> > will perform badly. There isn't an actually performance need to
> > actually start on 2048 but the fdisk-type developer folks are doing
> > that to be more compatible with newer Windows installations.
>
> All my drives says this from fdisk:
>
> Units = sectors of 1 * 512 = 512 bytes
> Sector size (logical/physical): 512 bytes / 512 bytes
> I/O size (minimum/optimal): 512 bytes / 512 bytes

Neither fdisk nor hdparm seem to get the correct sector size, at least
not always. That's what I read somewhere (and not only once), and it's
true for my own 2TB drive which I know to have a 4K sector size. I'd say
you have to look up the specs on the vendor's web size to be sure.

> So it doesn't matter where the first partition starts?

If you have 4K sectors (and not a Seagate drive with SmartAlign[*]), it
does.

BTW, here's some benchmarks I just stumbled upon:
http://hothardware.com/Articles/WDs-1TB-Caviar-Green-w-Advanced-Format-Windows-XP-Users-Pay-Attention/?page=2
[*] I don't want to sound like I'm advertising for Seagate here, but at
least it seems that with SmartAlign the performance impact will be
much less, so it might not be worth the trouble of re-partitioning drives
that are already being used.

Wonko
 
Old 03-05-2012, 03:33 PM
Pandu Poluan
 
Default Gentoo on a Dell XPS 13 Ultrabook

On Mar 5, 2012 11:04 PM, "Alex Schuster" <wonko@wonkology.org> wrote:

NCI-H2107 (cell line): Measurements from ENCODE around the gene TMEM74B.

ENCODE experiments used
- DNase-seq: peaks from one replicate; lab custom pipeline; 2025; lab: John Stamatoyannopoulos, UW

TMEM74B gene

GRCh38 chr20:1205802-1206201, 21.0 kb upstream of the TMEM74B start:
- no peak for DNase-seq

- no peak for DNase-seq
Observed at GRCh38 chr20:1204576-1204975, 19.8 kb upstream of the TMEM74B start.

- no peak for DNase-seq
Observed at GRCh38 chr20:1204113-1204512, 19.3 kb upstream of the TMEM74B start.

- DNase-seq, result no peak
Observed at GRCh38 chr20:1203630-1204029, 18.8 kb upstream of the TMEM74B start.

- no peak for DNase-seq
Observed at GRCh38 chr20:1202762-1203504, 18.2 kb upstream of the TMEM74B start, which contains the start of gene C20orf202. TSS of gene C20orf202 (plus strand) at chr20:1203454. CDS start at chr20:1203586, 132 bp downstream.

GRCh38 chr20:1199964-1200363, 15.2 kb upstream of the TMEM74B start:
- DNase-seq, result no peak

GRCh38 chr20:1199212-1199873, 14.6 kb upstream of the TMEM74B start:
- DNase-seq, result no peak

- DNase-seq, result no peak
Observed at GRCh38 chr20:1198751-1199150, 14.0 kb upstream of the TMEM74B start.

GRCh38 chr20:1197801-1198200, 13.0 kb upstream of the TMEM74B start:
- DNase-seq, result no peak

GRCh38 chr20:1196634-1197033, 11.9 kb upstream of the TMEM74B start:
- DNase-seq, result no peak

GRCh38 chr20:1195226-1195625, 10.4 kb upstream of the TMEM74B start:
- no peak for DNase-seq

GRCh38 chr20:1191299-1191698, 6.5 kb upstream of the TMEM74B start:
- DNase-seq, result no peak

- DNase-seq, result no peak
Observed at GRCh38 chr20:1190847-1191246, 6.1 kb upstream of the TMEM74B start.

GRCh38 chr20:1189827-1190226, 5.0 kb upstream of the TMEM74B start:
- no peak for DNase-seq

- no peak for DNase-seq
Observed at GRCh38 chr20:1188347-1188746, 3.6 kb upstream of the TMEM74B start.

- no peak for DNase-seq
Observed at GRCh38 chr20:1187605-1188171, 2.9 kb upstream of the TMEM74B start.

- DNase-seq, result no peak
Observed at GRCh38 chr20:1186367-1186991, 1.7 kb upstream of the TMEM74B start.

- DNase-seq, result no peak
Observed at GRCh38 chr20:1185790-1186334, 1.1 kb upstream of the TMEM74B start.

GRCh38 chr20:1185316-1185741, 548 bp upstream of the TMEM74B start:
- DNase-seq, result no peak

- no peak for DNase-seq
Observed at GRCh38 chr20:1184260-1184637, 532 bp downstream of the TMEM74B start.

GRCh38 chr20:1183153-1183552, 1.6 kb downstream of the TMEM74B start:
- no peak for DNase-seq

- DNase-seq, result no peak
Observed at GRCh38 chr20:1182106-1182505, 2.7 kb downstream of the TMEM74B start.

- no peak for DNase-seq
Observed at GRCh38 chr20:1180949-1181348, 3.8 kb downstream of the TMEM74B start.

>

> Grant writes:

>

> > > The performance is only impacted if the sector size is something other

> > > *than 512 bytes. The newer 4K sector size used by some higher density

> > > drives requires that you start partitions on a sector boundary or they

> > > will perform badly. There isn't an actually performance need to

> > > actually start on 2048 but the fdisk-type developer folks are doing

> > > that to be more compatible with newer Windows installations.

> >

> > All my drives says this from fdisk:

> >

> > Units = sectors of 1 * 512 = 512 bytes

> > Sector size (logical/physical): 512 bytes / 512 bytes

> > I/O size (minimum/optimal): 512 bytes / 512 bytes

>

> Neither fdisk nor hdparm seem to get the correct sector size, at least

> not always. That's what I read somewhere (and not only once), and it's

> true for my own 2TB drive which I know to have a 4K sector size. I'd say

> you have to look up the specs on the vendor's web size to be sure.

>

> > So it doesn't matter where the first partition starts?

>

> If you have 4K sectors (and not a Seagate drive with SmartAlign[*]), it

> does.

>

> BTW, here's some benchmarks I just stumbled upon:

> http://hothardware.com/Articles/WDs-1TB-Caviar-Green-w-Advanced-Format-Windows-XP-Users-Pay-Attention/?page=2


>

>[*] I don't want to sound like I'm advertising for Seagate here, but at

> least it seems that with SmartAlign the performance impact will be

> much less, so it might not be worth the trouble of re-partitioning drives

> that are already being used.

>

> * * * *Wonko

>


The problem with SmartAlign is that... it's magic... once you run out of mana, you can kiss your data goodbye.


In other words, I tried to find how it works, but Seagate seems to be mum; and that is ungood. Without knowing how exactly the technology works, how can we be sure that it won't blow up when encountering edge/corner cases?



So, albeit nice (in the sense that one does not have to experience the headache in ensuring that partitions are properly aligned), I personally will stay away from magical things.


Rgds,